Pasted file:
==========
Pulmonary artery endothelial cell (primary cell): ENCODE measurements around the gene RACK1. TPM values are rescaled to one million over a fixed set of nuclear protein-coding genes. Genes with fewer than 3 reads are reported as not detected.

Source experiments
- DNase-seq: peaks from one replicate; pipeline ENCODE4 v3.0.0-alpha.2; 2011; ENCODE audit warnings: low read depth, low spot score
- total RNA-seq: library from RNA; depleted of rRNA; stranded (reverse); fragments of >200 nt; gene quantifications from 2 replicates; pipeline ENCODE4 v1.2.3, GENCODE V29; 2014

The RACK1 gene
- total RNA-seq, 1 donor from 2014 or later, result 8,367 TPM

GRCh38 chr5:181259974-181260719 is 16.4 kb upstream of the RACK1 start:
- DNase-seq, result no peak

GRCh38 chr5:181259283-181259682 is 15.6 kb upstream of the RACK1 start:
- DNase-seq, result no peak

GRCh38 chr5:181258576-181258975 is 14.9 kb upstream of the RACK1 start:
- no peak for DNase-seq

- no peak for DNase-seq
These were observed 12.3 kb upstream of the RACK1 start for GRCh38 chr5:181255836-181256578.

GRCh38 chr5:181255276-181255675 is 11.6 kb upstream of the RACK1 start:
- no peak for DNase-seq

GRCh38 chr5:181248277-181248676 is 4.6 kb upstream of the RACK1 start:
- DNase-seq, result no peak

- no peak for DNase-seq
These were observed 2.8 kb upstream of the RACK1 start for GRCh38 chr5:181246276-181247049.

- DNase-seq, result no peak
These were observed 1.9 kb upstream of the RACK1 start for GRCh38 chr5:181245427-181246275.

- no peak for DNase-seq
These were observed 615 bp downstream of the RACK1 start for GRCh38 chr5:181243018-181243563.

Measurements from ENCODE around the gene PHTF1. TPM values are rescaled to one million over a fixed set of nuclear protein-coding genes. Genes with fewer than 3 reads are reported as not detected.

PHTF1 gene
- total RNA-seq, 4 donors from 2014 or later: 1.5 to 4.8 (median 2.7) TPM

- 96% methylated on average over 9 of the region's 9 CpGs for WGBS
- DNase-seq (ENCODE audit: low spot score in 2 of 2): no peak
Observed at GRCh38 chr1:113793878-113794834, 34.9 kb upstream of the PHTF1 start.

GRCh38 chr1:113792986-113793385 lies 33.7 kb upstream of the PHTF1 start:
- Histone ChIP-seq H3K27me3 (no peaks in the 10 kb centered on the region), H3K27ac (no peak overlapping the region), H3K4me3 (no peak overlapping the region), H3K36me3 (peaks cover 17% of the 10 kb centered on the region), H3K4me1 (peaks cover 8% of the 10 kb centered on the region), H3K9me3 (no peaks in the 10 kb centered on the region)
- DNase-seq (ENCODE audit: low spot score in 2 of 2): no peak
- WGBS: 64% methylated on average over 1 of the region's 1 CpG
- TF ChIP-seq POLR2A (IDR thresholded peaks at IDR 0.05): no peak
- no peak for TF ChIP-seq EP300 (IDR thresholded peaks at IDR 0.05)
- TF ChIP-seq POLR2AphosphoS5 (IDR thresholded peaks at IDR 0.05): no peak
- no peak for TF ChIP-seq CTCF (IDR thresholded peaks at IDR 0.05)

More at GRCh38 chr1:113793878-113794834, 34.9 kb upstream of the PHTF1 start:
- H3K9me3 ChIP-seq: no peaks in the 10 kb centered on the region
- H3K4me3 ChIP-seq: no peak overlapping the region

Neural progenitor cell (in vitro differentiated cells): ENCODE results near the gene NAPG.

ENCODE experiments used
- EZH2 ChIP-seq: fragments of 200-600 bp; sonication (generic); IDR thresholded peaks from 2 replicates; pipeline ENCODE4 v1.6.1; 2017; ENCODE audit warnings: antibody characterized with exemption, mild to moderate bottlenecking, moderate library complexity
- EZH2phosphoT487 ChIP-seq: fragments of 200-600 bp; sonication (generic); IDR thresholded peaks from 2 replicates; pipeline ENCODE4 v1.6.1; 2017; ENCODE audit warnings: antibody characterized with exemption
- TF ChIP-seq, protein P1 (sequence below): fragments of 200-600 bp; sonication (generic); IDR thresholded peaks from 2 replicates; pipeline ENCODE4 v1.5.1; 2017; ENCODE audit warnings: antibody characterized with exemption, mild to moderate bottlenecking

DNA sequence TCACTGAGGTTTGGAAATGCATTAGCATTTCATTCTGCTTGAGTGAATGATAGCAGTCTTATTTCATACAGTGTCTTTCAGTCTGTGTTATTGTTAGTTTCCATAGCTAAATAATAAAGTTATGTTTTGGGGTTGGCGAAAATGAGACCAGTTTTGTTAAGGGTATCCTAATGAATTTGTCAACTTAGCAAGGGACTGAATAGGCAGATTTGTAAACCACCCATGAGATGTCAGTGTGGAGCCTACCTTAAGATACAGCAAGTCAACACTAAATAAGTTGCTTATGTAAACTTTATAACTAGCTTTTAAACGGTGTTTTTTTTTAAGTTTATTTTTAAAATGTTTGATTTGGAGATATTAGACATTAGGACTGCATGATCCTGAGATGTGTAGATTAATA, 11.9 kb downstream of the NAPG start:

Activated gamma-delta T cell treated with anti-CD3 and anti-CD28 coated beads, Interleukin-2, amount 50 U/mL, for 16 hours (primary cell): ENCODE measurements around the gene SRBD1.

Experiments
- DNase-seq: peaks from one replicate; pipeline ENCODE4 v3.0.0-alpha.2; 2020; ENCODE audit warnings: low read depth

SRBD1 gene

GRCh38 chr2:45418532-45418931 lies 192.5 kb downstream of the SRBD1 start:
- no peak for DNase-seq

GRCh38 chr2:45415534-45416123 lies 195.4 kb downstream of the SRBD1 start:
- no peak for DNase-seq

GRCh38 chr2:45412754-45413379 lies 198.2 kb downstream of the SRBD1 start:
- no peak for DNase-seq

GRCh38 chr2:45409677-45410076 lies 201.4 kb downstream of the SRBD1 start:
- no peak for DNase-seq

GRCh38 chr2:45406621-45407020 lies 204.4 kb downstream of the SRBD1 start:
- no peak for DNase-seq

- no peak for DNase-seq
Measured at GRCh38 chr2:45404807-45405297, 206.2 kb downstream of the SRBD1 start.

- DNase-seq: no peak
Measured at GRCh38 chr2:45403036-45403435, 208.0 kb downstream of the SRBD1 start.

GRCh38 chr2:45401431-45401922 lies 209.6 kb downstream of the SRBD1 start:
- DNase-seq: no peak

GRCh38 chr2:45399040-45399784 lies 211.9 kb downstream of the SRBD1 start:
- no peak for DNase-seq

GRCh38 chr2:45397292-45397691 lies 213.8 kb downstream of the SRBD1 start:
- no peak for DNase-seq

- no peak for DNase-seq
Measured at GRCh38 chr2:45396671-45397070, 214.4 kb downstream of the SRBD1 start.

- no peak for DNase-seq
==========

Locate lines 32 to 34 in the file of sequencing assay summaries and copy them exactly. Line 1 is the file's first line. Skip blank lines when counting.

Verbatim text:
- Histone ChIP-seq H3K27me3 (no peaks in the 10 kb centered on the region), H3K27ac (no peak overlapping the region), H3K4me3 (no peak overlapping the region), H3K36me3 (peaks cover 17% of the 10 kb centered on the region), H3K4me1 (peaks cover 8% of the 10 kb centered on the region), H3K9me3 (no peaks in the 10 kb centered on the region)
- DNase-seq (ENCODE audit: low spot score in 2 of 2): no peak
- WGBS: 64% methylated on average over 1 of the region's 1 CpG